Design for Mobile : Sketches (part 3) - Tying It All Together

10/12/2012 2:14:39 AM

5. Tying It All Together

So, we have all the components of our application in place. The problem is they’re separate contexts, so we need a way for our users to flick between them easily. Luckily for us, there’s a tried and tested solution out there that we can use—the tab bar. Let’s review some of the features of the tab bar:

  • establishes the structure of an application

  • lets users easily move between an application’s sections

  • indicates the current state/location of the app

Sounds right up our alley! The flat hierarchy of the tab bar actually suits us here; we have three main sections that are of equal importance.

However, the implementation of a tab bar needs careful consideration, especially when thinking about a mobile web application. In a native app, the tab bar is usually a fixed element at the top or bottom of the screen. Inside the browser, though, this is trickier to accomplish. So what are our options? Placing the tab bar at the base of the viewport would mean placing it directly above the browser controls.

For a mobile web application, it makes more sense to place the tab bar at the top of the viewport, for the result shown in Figure 11.

Figure 11. Placing the tab bar at the top makes more sense

This improved placement has the added advantage of fitting the expectations of Android users, since tabs on that platform are generally at the top anyway. If we roll the tab bar out to each of the screens we’ve looked at already, we can see our application is starting to take shape. There’s a consistent, flexible structure, and our users can easily identify which context they’re in.

6. The Fix Is Out

Whether it appears at the top or bottom of the screen, the tab bar is often fixed in position, with the main content of the application flowing underneath it. This presents a couple of problems, the most obvious being that none of the current crop of mobile browsers support position: fixed in CSS. We need to determine whether the user experience benefits are worth this trade-off in performance. Do our users need access to each section of the app at all times? Will it be confusing if they don’t have it?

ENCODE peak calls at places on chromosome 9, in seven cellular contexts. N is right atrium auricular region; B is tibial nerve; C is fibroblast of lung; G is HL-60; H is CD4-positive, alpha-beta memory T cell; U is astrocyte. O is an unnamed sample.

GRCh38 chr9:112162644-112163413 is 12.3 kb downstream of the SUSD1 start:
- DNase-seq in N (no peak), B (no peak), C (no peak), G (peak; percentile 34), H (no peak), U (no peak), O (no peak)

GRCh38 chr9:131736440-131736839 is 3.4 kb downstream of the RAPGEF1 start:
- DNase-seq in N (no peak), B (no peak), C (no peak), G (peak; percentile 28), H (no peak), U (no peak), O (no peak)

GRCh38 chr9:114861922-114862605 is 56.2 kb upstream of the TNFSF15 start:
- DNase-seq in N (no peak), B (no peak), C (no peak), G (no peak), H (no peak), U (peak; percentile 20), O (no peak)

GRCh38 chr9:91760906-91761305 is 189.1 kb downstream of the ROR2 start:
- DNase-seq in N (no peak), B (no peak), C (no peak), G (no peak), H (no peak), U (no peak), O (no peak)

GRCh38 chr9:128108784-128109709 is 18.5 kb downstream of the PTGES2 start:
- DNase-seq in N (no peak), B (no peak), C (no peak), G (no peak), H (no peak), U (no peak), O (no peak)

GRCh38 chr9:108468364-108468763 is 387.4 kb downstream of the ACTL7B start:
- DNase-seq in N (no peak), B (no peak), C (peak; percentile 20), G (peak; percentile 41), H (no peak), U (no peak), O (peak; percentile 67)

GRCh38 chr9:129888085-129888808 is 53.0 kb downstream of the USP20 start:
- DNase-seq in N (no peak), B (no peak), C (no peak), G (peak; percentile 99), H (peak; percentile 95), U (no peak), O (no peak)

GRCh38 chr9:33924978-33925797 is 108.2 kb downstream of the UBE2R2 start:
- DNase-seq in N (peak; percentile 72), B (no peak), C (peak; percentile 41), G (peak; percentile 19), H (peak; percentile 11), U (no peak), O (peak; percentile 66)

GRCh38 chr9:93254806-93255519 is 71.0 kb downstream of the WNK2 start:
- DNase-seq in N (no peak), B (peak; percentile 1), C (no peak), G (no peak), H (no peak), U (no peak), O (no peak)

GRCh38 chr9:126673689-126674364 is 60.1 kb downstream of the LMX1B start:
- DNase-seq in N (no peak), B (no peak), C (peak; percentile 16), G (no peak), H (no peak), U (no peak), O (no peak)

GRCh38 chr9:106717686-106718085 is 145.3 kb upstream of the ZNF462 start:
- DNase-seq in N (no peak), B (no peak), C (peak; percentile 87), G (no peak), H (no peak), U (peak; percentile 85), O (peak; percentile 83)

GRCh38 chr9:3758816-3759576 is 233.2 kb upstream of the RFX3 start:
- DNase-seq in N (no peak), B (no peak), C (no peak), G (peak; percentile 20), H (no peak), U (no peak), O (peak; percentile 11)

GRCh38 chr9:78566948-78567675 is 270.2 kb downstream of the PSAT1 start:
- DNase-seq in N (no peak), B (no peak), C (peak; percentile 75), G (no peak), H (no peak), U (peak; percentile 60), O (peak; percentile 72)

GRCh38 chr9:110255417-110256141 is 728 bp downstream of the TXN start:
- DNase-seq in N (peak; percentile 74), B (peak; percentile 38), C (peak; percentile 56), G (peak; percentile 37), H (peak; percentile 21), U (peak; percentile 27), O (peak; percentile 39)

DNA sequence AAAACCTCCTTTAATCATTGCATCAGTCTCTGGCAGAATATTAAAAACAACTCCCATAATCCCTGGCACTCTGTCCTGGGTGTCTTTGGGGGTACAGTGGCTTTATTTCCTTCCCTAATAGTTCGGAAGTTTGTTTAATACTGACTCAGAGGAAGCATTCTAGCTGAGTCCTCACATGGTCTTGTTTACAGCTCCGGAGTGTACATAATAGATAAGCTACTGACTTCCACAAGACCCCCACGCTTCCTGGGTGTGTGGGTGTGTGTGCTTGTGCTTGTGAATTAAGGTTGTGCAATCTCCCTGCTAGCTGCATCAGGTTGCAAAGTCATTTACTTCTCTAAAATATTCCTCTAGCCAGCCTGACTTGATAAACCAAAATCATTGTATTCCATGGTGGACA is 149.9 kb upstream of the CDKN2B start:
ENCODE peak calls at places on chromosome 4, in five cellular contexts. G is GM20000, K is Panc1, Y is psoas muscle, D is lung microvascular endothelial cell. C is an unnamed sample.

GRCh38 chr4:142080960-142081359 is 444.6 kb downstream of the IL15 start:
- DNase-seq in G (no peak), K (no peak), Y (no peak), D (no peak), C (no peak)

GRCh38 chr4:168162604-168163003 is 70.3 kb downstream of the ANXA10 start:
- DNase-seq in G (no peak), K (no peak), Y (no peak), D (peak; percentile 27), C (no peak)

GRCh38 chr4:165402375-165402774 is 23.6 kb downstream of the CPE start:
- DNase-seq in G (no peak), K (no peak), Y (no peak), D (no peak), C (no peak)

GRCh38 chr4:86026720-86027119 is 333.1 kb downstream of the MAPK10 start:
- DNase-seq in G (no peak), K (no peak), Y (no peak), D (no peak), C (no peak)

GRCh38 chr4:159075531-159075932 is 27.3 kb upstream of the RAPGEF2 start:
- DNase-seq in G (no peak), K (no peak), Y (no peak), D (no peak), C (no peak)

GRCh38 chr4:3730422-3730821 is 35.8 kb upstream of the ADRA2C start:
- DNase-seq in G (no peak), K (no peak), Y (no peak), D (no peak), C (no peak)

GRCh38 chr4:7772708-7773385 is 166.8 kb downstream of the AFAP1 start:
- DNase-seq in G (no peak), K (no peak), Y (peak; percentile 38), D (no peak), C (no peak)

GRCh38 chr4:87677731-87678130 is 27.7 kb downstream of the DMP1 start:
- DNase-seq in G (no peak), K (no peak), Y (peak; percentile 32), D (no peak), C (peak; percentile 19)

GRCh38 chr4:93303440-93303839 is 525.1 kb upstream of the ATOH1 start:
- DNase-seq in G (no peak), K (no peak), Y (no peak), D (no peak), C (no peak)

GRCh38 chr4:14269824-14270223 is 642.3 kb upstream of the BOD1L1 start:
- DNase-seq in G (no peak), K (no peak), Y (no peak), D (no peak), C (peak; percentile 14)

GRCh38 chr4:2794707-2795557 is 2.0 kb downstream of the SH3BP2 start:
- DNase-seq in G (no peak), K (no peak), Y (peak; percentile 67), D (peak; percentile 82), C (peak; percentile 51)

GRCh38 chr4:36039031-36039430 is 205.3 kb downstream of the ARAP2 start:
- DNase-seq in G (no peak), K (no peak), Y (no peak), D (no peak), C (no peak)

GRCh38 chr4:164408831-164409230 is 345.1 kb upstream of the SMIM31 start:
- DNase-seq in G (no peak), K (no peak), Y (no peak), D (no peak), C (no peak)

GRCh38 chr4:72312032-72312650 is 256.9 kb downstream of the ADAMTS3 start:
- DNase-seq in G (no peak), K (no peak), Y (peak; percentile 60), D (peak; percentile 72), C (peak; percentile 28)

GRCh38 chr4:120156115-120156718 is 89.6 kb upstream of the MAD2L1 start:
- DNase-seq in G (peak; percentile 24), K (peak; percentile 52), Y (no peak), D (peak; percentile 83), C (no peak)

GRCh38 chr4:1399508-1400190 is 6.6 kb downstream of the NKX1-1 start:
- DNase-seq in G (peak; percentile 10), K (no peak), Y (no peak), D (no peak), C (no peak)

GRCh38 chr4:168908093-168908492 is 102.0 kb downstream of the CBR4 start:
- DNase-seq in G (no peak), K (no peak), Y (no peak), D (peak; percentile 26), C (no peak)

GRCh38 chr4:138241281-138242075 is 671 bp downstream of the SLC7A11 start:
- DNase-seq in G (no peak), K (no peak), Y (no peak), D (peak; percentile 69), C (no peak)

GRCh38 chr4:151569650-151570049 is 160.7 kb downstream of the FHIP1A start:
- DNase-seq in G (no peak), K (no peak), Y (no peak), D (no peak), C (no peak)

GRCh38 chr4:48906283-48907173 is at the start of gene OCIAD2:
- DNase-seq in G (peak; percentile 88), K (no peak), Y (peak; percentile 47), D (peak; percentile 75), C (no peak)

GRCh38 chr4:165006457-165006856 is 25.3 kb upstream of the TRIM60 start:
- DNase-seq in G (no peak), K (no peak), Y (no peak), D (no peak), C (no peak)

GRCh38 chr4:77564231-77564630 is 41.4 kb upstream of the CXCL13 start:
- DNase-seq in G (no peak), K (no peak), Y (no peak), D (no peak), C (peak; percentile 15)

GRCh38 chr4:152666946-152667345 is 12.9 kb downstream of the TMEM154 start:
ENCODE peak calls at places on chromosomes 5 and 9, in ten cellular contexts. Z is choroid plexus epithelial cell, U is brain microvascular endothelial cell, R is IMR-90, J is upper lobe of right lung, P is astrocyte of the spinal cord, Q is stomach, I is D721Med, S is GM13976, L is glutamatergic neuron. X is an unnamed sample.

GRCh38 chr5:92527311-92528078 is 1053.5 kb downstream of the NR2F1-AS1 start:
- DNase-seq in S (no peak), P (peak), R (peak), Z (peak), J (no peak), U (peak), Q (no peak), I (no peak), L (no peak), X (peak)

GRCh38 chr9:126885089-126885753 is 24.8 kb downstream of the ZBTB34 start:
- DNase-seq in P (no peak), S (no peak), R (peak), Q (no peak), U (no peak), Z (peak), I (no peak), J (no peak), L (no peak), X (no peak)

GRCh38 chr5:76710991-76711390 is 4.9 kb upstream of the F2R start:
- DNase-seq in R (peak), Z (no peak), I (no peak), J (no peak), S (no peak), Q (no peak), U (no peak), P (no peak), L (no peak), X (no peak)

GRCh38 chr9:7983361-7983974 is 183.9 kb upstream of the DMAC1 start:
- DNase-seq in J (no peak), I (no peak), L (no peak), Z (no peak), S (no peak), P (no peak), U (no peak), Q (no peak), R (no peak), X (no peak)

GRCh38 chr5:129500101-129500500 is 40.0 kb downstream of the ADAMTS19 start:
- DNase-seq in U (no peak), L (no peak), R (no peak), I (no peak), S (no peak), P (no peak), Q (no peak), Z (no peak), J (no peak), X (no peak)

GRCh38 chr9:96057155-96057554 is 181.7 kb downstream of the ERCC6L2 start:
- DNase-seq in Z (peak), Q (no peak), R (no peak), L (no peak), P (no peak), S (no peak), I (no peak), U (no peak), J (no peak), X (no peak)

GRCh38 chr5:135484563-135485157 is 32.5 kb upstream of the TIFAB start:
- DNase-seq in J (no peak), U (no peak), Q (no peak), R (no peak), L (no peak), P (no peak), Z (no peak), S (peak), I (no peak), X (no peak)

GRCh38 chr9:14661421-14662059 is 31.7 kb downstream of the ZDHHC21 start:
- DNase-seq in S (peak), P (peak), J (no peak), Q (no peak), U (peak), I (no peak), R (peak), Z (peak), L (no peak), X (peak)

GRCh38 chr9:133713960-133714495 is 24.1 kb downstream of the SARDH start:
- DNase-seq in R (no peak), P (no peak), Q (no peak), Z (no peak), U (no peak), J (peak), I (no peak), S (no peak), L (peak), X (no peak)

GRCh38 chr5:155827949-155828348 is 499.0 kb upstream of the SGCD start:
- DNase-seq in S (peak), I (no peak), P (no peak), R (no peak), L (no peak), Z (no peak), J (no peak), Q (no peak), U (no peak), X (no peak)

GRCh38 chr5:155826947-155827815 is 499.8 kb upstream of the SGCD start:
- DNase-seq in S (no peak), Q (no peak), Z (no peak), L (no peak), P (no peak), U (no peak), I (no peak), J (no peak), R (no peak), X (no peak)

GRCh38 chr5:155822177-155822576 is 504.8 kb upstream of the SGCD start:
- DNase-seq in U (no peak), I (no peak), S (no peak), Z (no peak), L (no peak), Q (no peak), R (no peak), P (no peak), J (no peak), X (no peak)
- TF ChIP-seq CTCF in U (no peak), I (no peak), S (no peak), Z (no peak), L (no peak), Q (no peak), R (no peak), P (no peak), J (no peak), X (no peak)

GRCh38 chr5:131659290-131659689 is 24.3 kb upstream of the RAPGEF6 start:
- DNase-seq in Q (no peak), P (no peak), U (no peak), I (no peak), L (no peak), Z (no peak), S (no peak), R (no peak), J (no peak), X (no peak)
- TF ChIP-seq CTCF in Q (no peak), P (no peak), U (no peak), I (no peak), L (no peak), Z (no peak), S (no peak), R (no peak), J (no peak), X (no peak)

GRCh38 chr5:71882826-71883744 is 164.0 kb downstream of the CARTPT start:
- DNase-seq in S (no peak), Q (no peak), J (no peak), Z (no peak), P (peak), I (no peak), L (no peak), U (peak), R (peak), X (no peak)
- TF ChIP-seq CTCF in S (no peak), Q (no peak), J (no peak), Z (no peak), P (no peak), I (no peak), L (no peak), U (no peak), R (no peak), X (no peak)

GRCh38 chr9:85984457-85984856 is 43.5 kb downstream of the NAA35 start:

As a general rule, erring on the side of simplicity is the best way to go. For the in-browser version of our application, we’re going to let the tab bar scroll offscreen; users can simply scroll back to the top to change contexts.

7. Home Screen

On iOS, we have an extra mode that sits somewhere between a web application and a native application. iOS lets us set an option to run Mobile Safari in full-screen mode when our users bookmark our application on their home screen. Let’s spend a bit of time designing a modified look and feel for this standalone mode. This gives us the opportunity to make our site conform more closely to the iOS user-interface paradigm.

None of the other platforms we’re looking at offer this function, so when we’re in standalone mode we can conform to the “iOS way” and move the tab bar down to the bottom. It’s nice and close to our users’ thumbs, as you can see in Figure 12.

Figure 12. Wireframing the “standalone” mode of our app for iOS

That all sounds wonderful, right? And it is, but it’s not without problems. The main design gotcha we need to think about at this stage is the lack of the standard browser controls. Our navigational model is drill-down, with the user’s options being to move deeper, shift back up a level, or start at the top of the tree again. Without a back button, however, one of those options is impossible; there’s no way for our users to go back, so we’d be forcing them to retrace their steps whenever they wanted to move up a level in our navigation. That means we have to include our own back button somewhere in our standalone mode interface. iOS users expect the back button in the top-left corner, so that’s where we’ll put it.

Figure 13 shows our full-screen wireframe with the addition of an iOS-style navigation bar and back button.

Figure 13. Adding a back button completes our standalone mode

Phew! Now that we’re happy with the structure and flow of our application, let’s attack the fun part: the style and aesthetics of our application.
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